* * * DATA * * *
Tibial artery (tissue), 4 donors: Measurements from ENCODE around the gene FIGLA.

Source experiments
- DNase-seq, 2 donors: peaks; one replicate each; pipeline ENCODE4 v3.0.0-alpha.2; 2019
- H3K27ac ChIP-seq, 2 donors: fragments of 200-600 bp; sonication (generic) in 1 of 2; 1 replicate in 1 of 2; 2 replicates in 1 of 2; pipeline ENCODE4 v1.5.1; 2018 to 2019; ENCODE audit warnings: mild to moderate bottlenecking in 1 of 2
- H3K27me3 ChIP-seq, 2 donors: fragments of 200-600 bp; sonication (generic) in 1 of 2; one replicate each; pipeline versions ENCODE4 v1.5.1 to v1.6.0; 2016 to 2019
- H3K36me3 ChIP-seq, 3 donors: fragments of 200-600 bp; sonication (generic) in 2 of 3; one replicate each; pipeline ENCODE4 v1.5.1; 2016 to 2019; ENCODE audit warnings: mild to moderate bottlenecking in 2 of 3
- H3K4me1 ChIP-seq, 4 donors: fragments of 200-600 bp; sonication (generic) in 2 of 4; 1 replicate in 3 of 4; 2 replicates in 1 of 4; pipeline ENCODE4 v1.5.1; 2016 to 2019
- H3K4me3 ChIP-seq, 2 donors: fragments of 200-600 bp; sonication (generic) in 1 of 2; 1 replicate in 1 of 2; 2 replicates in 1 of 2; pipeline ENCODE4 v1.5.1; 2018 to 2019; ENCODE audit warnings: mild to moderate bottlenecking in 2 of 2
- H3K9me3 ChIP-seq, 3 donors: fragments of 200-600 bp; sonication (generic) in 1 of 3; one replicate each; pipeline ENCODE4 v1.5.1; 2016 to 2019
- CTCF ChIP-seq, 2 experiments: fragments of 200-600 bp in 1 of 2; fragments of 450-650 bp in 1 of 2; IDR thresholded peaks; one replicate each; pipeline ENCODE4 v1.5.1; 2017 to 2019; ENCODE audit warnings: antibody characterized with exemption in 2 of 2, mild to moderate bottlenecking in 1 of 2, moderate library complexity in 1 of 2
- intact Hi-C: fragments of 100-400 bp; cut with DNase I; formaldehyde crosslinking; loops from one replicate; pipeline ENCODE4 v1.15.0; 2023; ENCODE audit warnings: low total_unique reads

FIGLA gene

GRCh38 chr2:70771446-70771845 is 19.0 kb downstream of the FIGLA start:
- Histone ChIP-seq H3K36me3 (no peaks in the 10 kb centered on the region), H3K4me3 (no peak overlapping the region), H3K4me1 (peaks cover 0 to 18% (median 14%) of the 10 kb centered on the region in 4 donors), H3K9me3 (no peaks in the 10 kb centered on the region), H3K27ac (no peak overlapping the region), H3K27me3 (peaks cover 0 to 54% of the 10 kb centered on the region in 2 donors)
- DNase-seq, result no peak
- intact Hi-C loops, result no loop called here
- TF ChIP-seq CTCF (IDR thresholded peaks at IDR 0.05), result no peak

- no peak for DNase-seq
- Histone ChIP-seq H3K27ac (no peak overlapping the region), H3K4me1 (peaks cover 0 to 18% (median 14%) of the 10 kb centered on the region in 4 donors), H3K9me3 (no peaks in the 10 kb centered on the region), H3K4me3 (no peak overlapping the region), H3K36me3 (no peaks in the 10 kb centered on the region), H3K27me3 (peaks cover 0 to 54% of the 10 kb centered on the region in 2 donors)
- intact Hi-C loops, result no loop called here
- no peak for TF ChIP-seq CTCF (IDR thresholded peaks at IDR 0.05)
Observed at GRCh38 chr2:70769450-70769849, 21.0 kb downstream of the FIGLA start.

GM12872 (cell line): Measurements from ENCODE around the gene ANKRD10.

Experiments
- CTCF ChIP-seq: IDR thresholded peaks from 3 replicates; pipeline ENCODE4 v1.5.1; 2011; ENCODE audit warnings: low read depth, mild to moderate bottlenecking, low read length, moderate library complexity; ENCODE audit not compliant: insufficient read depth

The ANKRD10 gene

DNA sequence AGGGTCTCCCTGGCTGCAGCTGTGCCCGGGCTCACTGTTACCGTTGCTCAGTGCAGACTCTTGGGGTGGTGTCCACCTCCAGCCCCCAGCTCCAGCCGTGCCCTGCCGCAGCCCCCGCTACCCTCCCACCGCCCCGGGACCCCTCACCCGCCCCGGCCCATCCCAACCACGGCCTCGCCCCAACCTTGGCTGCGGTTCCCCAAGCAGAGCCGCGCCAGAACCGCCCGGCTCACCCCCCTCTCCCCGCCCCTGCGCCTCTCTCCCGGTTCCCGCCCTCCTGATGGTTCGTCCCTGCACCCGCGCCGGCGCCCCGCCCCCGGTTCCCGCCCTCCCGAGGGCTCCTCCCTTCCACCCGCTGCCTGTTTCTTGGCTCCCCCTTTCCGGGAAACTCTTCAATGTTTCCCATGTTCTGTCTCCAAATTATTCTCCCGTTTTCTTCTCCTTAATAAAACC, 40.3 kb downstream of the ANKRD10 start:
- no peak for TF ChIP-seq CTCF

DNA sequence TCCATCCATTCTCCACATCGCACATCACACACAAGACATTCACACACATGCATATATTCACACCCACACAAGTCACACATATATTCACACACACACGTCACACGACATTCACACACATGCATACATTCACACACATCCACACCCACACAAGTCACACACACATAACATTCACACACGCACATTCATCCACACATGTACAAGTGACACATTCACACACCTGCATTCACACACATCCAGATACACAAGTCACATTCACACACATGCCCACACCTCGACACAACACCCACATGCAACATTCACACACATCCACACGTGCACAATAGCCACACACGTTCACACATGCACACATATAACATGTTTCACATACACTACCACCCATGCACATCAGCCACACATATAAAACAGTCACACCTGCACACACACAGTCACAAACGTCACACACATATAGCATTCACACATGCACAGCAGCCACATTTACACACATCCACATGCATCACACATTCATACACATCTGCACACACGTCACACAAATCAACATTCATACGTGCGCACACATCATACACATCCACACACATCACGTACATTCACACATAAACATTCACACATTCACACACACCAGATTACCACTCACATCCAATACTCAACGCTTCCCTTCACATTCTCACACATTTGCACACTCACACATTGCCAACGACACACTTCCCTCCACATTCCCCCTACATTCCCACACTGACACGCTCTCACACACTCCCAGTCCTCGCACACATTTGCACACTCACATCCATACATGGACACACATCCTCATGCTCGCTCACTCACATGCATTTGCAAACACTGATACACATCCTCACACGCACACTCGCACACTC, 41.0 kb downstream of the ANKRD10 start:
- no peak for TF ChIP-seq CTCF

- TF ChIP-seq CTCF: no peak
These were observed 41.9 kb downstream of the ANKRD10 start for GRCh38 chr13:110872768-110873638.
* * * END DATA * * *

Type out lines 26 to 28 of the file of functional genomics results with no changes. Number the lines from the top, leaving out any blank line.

The ANKRD10 gene

DNA sequence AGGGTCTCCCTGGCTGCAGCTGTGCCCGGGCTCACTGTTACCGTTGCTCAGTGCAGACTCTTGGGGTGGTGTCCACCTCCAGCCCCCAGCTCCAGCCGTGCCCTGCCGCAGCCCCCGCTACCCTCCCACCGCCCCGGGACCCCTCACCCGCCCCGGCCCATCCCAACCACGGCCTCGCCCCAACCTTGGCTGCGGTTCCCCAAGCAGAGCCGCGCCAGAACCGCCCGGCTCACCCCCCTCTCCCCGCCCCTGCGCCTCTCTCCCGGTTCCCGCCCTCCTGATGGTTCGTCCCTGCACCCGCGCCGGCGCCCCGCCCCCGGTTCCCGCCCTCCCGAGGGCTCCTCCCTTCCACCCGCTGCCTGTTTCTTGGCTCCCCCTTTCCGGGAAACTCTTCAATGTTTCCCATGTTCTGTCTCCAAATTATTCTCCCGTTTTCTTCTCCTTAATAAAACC, 40.3 kb downstream of the ANKRD10 start:
- no peak for TF ChIP-seq CTCF